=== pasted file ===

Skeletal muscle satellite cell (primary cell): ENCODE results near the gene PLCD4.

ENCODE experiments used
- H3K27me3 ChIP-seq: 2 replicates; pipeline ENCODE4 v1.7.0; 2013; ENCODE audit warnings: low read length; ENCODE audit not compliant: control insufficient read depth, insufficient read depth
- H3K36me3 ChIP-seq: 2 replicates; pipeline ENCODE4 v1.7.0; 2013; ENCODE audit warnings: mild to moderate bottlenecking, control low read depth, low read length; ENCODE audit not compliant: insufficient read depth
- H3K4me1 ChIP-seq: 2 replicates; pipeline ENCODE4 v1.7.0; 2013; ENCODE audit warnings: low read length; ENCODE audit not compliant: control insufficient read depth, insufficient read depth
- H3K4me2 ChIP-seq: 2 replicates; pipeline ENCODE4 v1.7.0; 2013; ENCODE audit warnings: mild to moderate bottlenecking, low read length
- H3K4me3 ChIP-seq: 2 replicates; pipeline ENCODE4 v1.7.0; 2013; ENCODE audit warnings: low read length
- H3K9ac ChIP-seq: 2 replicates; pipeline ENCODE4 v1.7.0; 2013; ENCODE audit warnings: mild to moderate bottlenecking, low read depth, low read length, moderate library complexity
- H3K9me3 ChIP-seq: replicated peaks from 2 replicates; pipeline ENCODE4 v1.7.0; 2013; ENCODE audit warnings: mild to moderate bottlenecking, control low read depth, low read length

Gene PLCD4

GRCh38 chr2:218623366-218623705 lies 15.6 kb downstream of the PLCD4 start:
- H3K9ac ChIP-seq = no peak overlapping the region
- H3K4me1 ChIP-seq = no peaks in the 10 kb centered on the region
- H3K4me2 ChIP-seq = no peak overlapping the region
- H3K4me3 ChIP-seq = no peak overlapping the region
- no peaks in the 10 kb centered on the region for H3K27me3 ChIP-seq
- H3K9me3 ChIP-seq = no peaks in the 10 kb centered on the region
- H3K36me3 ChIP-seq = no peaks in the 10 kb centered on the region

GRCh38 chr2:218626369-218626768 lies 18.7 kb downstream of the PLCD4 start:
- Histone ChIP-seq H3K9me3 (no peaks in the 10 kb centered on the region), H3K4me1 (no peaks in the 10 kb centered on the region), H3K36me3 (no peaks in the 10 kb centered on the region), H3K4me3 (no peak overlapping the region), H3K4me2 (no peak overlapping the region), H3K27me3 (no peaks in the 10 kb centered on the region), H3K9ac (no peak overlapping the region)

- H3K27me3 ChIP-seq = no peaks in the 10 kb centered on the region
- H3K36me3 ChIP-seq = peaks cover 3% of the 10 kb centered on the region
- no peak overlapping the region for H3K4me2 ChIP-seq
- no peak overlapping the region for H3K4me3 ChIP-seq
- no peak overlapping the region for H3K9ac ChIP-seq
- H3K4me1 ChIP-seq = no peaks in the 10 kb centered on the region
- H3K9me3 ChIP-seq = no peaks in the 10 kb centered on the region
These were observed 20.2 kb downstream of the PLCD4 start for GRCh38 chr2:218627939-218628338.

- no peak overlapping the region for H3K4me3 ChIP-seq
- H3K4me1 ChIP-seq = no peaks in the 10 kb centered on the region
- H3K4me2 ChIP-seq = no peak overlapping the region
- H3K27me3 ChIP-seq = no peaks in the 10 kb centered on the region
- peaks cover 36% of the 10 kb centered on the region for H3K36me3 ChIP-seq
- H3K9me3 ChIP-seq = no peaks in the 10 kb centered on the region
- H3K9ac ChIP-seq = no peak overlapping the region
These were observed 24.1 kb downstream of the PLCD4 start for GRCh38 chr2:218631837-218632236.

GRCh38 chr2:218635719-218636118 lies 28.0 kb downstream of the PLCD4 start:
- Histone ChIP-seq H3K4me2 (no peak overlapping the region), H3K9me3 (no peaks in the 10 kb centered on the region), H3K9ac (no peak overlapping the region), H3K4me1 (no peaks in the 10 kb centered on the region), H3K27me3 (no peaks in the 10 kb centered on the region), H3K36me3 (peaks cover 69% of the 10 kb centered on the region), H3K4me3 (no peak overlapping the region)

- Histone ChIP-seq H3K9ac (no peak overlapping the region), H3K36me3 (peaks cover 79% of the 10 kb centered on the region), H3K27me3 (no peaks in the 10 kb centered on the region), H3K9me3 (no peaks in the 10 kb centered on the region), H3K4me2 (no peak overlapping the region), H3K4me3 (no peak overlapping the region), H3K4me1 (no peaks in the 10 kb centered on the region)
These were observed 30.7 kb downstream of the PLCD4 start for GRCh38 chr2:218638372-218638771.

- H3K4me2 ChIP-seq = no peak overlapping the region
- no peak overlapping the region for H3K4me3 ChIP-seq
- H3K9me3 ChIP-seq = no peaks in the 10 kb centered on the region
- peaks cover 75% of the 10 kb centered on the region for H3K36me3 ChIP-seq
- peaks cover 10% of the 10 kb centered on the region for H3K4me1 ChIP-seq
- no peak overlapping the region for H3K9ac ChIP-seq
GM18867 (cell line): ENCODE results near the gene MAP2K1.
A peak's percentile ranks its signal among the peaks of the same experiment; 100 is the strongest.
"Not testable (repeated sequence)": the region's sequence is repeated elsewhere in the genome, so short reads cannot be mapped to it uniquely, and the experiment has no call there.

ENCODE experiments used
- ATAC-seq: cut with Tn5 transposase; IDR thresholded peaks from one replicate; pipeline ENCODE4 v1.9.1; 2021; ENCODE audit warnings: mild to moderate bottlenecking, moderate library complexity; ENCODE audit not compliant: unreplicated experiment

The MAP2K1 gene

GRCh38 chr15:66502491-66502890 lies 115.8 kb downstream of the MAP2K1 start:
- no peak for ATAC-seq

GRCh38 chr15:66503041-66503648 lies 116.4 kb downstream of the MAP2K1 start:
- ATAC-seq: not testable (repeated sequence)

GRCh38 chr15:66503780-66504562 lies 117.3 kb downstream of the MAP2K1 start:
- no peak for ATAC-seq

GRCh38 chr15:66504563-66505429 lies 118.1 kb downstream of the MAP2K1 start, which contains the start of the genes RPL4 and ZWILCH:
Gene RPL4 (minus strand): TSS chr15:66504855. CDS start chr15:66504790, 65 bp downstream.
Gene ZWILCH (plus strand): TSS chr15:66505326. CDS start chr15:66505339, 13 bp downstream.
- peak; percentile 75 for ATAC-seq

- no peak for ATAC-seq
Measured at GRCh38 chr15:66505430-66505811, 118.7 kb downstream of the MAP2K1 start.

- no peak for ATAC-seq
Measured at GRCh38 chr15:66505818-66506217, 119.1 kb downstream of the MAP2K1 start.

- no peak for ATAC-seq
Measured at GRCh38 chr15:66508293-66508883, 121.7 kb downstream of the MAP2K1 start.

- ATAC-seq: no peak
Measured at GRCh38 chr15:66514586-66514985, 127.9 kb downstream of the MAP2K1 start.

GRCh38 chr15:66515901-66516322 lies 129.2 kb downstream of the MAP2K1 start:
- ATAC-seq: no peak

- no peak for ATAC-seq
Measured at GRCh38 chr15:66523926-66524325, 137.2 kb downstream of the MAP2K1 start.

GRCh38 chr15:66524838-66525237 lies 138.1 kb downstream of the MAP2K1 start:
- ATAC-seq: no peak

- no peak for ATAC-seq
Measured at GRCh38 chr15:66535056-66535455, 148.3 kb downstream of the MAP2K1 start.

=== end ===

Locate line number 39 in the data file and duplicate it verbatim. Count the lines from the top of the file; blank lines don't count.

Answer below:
- Histone ChIP-seq H3K9ac (no peak overlapping the region), H3K36me3 (peaks cover 79% of the 10 kb centered on the region), H3K27me3 (no peaks in the 10 kb centered on the region), H3K9me3 (no peaks in the 10 kb centered on the region), H3K4me2 (no peak overlapping the region), H3K4me3 (no peak overlapping the region), H3K4me1 (no peaks in the 10 kb centered on the region)